I gave particular attention to getting it all said in the time and space allowed. The particular shape of some phrases was something I labored over, but mostly I was writing in the same conversational style I spoke in. (My idiolect is a confusion of registers, so this could be a hoot.) There are times to reach for the grand, and there are times to get funky. Being able to control your mode of expression is important.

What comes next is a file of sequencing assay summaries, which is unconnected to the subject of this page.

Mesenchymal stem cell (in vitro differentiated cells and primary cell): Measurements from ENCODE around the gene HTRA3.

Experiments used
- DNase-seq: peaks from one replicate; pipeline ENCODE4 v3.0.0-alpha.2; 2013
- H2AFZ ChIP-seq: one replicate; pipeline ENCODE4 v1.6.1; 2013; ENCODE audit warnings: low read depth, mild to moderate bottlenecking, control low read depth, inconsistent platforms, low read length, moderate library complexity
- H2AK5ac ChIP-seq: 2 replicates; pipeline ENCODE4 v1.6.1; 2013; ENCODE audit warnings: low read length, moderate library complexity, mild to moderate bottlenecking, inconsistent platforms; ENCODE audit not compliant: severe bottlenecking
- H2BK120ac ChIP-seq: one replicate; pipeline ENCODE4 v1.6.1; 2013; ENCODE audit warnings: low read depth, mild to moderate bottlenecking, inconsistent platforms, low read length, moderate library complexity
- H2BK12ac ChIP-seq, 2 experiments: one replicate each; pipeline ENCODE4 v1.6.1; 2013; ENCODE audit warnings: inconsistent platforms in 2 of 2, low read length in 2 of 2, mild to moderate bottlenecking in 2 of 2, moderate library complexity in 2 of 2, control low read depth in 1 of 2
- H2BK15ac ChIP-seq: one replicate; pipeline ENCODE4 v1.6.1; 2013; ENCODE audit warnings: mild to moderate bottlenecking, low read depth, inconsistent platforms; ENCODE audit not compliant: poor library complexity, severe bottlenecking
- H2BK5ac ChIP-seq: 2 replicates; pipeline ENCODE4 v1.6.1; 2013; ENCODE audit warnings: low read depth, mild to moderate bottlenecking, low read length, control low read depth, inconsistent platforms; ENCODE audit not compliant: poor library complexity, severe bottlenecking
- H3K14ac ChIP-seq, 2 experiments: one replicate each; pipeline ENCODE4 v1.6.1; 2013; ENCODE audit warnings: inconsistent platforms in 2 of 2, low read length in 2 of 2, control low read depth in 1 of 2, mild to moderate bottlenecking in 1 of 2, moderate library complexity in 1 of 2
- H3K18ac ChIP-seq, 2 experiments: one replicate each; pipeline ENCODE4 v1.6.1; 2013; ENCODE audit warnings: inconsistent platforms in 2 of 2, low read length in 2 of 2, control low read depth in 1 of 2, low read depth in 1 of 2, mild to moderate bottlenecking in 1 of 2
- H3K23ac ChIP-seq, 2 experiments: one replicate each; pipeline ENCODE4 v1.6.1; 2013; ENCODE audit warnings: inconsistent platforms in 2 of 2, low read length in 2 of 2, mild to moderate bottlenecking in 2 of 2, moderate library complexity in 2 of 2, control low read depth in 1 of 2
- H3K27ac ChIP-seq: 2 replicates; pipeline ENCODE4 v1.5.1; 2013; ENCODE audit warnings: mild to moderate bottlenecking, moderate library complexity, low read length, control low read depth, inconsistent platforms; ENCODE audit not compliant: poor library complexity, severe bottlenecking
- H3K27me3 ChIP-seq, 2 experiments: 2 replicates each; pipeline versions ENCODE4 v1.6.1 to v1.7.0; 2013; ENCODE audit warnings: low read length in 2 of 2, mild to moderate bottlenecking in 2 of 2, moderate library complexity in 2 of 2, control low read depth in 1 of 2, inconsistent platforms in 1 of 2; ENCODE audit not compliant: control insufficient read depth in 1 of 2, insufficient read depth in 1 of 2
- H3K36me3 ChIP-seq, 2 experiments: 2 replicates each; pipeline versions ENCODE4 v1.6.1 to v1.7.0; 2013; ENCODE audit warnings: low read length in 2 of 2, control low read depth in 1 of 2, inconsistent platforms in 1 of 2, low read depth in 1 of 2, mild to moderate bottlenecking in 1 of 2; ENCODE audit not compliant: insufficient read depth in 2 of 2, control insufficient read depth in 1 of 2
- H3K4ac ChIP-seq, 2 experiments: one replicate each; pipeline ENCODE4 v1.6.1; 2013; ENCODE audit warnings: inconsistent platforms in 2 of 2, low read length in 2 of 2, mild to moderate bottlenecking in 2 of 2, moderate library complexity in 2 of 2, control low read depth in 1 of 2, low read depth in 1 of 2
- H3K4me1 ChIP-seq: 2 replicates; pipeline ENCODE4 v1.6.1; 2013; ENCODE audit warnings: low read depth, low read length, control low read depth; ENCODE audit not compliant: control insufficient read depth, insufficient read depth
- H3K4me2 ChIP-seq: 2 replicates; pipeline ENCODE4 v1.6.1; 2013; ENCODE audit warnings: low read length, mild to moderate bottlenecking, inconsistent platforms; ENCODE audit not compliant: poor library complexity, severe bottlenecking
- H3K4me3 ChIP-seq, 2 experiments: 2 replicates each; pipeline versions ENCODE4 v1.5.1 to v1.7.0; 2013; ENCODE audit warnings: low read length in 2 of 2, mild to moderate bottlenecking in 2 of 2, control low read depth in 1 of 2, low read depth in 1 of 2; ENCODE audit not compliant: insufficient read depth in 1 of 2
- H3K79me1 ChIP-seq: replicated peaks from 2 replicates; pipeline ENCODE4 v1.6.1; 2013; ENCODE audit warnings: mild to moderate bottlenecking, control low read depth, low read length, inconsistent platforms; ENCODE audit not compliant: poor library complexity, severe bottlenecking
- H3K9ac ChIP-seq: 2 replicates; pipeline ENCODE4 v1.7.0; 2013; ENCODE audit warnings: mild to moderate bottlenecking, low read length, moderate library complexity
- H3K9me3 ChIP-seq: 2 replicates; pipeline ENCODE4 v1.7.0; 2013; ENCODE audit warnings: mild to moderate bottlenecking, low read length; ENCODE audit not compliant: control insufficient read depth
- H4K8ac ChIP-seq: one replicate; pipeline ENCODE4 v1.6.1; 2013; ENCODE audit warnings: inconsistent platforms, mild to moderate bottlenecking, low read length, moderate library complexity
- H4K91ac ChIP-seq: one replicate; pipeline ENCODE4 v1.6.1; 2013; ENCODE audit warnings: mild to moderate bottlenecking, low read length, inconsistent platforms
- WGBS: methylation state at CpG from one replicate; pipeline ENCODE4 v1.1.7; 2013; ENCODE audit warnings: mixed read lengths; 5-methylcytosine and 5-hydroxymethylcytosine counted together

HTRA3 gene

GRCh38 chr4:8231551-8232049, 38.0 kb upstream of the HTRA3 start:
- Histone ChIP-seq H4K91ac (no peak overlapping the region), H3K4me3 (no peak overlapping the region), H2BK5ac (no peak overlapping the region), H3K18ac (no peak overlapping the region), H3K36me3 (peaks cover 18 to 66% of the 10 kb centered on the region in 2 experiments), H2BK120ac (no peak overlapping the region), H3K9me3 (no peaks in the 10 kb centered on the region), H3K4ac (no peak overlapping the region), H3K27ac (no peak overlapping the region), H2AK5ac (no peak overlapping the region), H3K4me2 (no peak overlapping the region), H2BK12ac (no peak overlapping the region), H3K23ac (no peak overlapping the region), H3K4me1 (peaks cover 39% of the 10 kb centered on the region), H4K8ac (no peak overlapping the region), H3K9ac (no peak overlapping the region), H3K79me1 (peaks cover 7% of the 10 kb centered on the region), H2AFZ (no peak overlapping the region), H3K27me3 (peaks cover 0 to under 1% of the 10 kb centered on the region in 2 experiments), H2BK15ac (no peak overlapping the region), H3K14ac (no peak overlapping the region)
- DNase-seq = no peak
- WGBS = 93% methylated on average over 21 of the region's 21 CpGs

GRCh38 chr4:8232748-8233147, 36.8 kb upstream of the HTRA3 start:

Knowing when to quit is important, too. Too many preachers don’t know when or how to finish. So they wind up beating the same horse, by now quite dead, trying to reach a conclusion they think the Holy Spirit will give them by miracle. They’re still trying to do it as they give the benediction, One. More. Time. I was being “taken in” by a DS to a new church one time, meeting with their PPRC. The Chair asked me, “Do you preach with notes?” Something in the politely challenging way he said it made me think my predecessor had probably made a big point of not using notes, as if he were channeling the Voice of God directly or something. I replied without hesitation, “Yes. I use extensive notes when I preach. That way, I know when I’ve come to the last page, it’s time to stop.” I never got a single complaint about my preaching in that congregation, ever.